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Ozone has an odour similar to diluted chlorine, has an irritating effect upon the air passages, is a powerful oxidizing agent. Paper soaked in a solution of manganous sulphate indicates the presence of ozone by turning brown. Ozone, when heated to a little over 212 degrees, is converted into ordinary oxygen.

Ozone may be procured in the shape of the disinfectant, known as “Terebene," designed by F. T. Bond, Esq., M.D., B.A., F.C.S. It is a liquid, and when exposed to the air developes ozone. The odour is of a pleasant nature, resembling pine wood. The fragrant aromatic and agreeable smell constitutes this one of the best disinfectants for the interior of sick rooms or hospitals.

CHAPTER X.

VENTILATION.

This subject has of late years been dwelt upon at great length, by many very able men. Ventilation may be considered as being the art of supplying the requisite quantity of pure air into the interior of a dwelling or other building, and extracting the foul air therefrom in the most effectual, cheapest, and least perceptible manner. Now how to do this is the question which naturally arises. Many methods have been tried from time to time; the one which is evidently the favourite at the present time is the vertical air tube. There is also a system, introduced many years ago, I am informed by the respected medical officer of health for Carlisle, Dr. R. Elliot, M.D. and J.P., which the inspector will find easily adapted to the humblest cottage, and the largest mansion. This plan is to place a bar of wood, made to fit neatly underneath the lower sash of a room window, by which means an open crevice is left between the two sashes in the centre of the window, thus directing a continual stream of pure air towards the ceiling of the room, on the exact principle of the vertical tube system, the fastening of the sash is done by inserting the thumb screw in the sidepiece of the sash instead of the centre. The plan is an admirable one, and well worth the attention of those interested.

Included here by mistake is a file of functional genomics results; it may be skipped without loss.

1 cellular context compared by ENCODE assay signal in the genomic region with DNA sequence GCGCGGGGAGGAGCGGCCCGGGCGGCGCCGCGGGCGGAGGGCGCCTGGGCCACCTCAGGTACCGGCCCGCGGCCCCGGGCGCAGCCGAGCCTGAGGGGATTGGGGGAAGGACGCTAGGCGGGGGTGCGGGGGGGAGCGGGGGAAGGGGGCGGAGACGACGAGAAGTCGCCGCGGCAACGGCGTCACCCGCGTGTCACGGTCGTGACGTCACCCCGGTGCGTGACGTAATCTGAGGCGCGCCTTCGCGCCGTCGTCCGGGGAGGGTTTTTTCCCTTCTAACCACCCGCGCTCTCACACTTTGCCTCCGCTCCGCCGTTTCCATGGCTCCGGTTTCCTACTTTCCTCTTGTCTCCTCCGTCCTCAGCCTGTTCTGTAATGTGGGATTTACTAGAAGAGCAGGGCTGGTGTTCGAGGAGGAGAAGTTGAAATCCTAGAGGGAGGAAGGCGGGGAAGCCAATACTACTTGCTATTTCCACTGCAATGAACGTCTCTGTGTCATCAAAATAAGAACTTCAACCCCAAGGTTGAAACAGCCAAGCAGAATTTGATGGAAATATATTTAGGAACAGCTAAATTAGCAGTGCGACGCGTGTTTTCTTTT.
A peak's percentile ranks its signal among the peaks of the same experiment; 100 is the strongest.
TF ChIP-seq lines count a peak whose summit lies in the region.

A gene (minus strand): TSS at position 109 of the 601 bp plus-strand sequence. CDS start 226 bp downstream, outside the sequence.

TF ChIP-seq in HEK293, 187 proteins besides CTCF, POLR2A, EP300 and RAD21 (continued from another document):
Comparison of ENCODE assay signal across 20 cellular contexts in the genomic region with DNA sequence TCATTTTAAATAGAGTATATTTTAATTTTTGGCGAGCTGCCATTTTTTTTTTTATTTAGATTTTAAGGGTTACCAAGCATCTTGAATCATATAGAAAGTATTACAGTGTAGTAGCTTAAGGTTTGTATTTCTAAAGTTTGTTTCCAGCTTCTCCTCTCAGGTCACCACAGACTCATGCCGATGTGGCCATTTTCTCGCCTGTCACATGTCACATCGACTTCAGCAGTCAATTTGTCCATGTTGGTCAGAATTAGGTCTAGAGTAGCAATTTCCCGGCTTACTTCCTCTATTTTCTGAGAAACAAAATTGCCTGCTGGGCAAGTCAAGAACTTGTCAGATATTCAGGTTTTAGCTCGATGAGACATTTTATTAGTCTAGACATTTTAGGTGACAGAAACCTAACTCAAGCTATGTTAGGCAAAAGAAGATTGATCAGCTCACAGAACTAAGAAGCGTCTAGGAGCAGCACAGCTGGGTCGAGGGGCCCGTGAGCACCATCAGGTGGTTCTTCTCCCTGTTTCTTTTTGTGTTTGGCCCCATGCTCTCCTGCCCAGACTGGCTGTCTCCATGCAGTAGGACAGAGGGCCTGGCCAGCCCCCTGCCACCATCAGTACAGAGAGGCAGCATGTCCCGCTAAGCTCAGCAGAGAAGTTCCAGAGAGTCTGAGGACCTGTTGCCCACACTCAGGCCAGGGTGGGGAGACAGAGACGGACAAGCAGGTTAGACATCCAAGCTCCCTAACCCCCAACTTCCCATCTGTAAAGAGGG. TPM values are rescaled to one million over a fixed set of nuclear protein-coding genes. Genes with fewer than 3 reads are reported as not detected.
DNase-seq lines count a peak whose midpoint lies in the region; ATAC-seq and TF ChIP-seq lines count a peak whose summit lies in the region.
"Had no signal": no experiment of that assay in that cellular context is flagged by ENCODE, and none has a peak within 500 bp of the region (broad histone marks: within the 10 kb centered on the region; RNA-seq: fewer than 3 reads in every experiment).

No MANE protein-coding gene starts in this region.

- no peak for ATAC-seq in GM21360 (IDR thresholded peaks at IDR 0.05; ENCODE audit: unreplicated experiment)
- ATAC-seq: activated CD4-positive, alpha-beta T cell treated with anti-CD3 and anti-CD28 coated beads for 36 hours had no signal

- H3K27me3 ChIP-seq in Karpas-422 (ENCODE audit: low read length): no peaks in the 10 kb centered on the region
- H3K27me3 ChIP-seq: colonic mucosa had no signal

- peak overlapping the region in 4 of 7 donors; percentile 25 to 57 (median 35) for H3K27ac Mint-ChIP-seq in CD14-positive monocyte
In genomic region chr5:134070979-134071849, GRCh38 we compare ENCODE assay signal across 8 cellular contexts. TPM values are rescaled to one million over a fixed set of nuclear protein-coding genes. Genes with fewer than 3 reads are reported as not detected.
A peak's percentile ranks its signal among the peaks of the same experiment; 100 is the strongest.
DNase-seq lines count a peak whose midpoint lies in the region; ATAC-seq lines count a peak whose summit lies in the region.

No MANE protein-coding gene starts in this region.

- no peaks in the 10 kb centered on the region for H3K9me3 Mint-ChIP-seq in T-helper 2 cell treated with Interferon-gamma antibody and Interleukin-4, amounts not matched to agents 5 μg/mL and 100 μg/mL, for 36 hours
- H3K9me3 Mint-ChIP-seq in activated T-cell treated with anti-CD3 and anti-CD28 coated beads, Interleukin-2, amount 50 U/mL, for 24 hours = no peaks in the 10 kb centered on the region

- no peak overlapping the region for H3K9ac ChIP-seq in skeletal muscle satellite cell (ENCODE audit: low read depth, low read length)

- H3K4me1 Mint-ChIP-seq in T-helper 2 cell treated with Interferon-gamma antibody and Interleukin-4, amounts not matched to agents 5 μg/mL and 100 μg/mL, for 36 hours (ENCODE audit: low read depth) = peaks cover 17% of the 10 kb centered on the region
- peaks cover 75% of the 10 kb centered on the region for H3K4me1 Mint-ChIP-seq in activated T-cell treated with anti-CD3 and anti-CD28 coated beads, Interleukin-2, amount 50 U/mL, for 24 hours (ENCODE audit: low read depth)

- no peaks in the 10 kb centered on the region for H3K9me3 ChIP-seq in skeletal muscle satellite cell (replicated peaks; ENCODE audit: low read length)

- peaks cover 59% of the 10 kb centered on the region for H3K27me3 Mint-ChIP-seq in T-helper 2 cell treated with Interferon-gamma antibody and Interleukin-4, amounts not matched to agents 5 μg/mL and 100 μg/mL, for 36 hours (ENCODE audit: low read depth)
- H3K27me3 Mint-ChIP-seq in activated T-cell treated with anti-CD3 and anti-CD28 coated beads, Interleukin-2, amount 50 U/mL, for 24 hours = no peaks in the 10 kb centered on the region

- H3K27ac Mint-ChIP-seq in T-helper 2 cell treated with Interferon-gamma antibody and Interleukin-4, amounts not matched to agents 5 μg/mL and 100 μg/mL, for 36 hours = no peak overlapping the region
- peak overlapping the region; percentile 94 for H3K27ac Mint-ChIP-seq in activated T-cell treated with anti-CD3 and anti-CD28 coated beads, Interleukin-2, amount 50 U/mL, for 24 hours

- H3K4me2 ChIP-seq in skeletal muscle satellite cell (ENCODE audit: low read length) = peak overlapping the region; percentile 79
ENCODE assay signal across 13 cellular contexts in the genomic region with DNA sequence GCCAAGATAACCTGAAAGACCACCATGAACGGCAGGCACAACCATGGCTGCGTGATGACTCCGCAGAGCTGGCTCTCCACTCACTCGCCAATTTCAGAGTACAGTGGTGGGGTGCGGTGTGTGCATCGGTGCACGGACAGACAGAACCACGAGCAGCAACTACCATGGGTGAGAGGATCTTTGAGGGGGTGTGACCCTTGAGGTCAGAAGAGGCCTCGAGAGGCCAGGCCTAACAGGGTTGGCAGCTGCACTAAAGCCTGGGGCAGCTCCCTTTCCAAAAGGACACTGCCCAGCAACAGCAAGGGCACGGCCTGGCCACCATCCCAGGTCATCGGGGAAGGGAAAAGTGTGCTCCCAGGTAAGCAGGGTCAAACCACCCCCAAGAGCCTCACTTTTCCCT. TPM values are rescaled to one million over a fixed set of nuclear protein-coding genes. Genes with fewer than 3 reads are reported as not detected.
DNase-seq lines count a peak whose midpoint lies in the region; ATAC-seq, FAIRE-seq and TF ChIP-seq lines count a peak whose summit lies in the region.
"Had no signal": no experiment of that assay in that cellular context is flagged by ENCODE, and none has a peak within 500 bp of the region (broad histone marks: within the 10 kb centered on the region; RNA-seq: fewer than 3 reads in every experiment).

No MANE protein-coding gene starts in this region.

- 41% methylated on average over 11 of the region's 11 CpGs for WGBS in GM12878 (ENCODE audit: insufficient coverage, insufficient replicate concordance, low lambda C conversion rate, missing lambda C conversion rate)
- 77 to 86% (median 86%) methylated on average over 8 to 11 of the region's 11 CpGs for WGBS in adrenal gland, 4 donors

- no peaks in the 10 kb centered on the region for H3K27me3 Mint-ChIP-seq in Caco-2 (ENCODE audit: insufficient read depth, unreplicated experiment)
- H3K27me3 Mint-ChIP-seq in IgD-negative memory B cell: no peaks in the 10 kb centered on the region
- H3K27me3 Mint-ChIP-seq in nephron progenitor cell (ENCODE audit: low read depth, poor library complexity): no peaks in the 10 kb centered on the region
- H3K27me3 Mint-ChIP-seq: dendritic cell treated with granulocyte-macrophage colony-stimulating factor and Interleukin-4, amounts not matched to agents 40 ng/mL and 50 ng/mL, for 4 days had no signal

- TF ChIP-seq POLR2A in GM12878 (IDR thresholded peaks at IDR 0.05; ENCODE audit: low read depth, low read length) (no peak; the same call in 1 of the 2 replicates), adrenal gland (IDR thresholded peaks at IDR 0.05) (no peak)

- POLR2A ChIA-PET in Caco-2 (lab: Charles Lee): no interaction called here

When we speak of pure air, we understand it to be air composed as follows: 79 parts of nitrogen, 21 parts of oxygen, and 4 parts in 10,000 of carbonic acid gas. In ventilating a room, we must not allow the current of air to exceed the rate of 3 feet per second; the test may be made by that useful instrument, the aneometer. The space allowed per head in many lodging-houses, is 300 cubic feet, in hospitals, 2,000 per head.